More and more, though, people do know what it is. The firefly phenomenon has taken off in popularity over the past decade or so, traveling by word of mouth ever since scientists started studying it and growing by leaps and bounds with the proliferation of the Internet and social media.
“For me even, it was still word of mouth at that point,” said Caitlin Worth, public affairs specialist for GSMNP, who first heard of the fireflies as a high school student in Tennessee during the early 2000s. “But we certainly started getting that local media interest at that time, and that definitely caused a little more commotion down there. Today one of the reasons it’s as popular as it is, is because of how much it’s shared in social media circles.”
In fact, the popularity eventually became so extreme that the park had to do something about it.
“It just got to the point where there were too many cars trying to park,” Nichols said. “People were parking at odd places and getting stuck when the rains came.”
They were setting their blankets in the woods, trampling the understory and likely killing the flightless females resting there. They were filling the forest with light, and the sheer numbers in themselves created a safety hazard. What if a lightning storm leapt up? What if a tornado warning appeared? There would be no way to get all those people to safety.
So, in 2006 the park did its first-ever dedicated firefly event. Basically, that amounted to mandatory parking at Sugarlands Visitor Center rather than in the campground and transit by trolley up to Elkmont.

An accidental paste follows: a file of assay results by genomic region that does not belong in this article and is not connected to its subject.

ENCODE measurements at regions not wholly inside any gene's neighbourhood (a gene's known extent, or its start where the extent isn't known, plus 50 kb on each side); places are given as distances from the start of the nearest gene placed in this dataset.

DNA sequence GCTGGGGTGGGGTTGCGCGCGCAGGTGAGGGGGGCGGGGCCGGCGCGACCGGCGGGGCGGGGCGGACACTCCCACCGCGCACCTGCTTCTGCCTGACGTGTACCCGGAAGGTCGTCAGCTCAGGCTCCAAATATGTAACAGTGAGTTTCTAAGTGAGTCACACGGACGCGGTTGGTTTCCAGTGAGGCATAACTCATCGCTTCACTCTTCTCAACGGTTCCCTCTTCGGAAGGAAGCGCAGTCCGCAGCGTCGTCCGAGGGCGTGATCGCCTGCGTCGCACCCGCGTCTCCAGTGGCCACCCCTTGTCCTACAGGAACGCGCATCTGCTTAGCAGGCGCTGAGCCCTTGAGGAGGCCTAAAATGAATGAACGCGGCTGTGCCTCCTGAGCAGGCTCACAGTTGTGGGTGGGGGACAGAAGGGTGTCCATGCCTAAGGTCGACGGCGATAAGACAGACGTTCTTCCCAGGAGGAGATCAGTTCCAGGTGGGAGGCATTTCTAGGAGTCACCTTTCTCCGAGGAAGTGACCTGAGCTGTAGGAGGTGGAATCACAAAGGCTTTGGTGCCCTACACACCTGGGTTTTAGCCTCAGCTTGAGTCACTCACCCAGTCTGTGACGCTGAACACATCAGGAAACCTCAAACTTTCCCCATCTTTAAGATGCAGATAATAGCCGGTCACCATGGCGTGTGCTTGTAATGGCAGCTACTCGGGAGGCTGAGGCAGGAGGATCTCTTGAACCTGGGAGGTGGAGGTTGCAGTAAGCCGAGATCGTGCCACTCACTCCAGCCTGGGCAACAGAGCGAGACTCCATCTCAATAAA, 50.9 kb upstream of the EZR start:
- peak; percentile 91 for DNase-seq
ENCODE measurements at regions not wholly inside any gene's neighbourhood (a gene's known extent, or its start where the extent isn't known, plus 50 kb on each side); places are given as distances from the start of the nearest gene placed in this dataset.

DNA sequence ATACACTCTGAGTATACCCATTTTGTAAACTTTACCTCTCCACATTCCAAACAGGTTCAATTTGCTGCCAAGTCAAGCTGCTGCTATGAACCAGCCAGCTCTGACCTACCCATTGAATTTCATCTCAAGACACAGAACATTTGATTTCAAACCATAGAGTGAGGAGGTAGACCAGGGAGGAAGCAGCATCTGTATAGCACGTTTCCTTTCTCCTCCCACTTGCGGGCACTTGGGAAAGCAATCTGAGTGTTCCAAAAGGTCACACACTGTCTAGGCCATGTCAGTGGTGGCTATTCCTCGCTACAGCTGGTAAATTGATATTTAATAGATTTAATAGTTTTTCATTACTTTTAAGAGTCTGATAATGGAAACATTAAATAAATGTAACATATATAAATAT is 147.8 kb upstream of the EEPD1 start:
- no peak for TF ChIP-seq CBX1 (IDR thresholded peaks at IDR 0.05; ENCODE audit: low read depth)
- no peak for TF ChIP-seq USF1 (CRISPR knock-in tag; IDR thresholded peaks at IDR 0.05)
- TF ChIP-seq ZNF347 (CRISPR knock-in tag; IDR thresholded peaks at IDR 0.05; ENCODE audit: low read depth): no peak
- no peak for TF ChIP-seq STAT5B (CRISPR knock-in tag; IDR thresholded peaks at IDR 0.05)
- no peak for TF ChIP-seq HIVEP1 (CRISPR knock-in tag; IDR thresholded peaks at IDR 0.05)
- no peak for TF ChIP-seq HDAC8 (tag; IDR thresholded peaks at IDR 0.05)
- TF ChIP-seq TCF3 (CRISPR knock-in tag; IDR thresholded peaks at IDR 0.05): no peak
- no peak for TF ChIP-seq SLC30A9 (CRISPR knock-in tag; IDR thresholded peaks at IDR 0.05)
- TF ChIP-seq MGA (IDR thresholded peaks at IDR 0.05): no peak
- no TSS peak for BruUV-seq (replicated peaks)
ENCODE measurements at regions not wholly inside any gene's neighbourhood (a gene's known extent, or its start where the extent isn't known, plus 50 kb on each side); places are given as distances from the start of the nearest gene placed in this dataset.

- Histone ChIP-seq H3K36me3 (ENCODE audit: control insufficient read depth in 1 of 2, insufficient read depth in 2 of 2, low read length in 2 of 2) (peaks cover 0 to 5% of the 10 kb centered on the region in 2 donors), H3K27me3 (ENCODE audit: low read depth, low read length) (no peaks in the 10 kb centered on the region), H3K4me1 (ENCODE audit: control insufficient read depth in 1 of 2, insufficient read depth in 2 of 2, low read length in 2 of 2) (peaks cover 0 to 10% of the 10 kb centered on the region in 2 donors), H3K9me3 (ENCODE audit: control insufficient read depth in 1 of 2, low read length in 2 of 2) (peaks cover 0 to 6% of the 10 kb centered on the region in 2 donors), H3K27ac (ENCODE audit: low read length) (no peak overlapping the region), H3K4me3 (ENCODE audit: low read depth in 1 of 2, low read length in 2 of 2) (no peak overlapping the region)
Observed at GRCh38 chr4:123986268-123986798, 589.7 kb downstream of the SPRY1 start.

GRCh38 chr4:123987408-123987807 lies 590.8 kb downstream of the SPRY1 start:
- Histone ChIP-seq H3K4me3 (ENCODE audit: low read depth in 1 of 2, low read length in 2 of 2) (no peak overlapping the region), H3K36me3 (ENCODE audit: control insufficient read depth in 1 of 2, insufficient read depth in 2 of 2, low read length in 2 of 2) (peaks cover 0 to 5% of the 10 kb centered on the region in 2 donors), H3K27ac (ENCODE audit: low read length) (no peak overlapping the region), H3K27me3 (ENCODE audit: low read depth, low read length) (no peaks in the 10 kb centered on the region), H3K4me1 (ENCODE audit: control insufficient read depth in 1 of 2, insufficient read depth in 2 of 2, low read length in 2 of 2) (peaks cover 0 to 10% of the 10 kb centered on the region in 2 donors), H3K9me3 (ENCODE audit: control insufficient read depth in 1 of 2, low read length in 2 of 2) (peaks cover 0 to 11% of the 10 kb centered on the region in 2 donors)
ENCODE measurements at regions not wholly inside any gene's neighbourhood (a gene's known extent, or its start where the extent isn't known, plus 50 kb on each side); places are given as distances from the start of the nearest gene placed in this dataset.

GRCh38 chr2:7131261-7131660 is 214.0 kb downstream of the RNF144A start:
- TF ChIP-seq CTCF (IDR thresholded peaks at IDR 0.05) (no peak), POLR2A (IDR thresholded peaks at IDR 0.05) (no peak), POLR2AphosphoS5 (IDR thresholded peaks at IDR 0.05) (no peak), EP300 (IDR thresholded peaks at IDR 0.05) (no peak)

“Ten years ago when I first started volunteering, it was a table with four or five of us standing around handing out the firefly brochures and telling people to keep their lights covered,” said Rick Turner, who volunteers with his wife Glo.
That system helped somewhat with the crowd control, but it still had its issues. The Sugarlands parking lot filled up quickly, sometimes as early as noon, so people who arrived at a more reasonable time would get turned away. Often, they’d driven for hours to get there.
“It was certainly work-intensive for our staff to get out and work in the hot from 3 or 2 o’clock all night long, but we honestly also felt sorry for the visitors,” Worth said.
So in 2011, the park piloted its reservation system. It allots a set amount of parking passes and sells them for a nominal fee, $1.50 per car with a $1 fee per person to ride the trolley. They don’t last long.
“It’s like trying to get tickets to a rock concert,” said Gabe Summe, 47, of Covington, Kentucky. “I’ve never seen anything sell out so fast in my life.”
To prevent ticket scalping, the park service has a one-person-one-parking-pass limit, but that means that families who want to go together have to ramp up their coordination. Summe traveled to Elkmont with her three sisters, a niece and a brother-in-law, seven people using two cars.
“We called each other and sat on the phone and didn’t do anything at work until we bought them,” Summe said.
Though the park service holds back 85 tickets for sale the week before the event, the bulk of them are gone within minutes.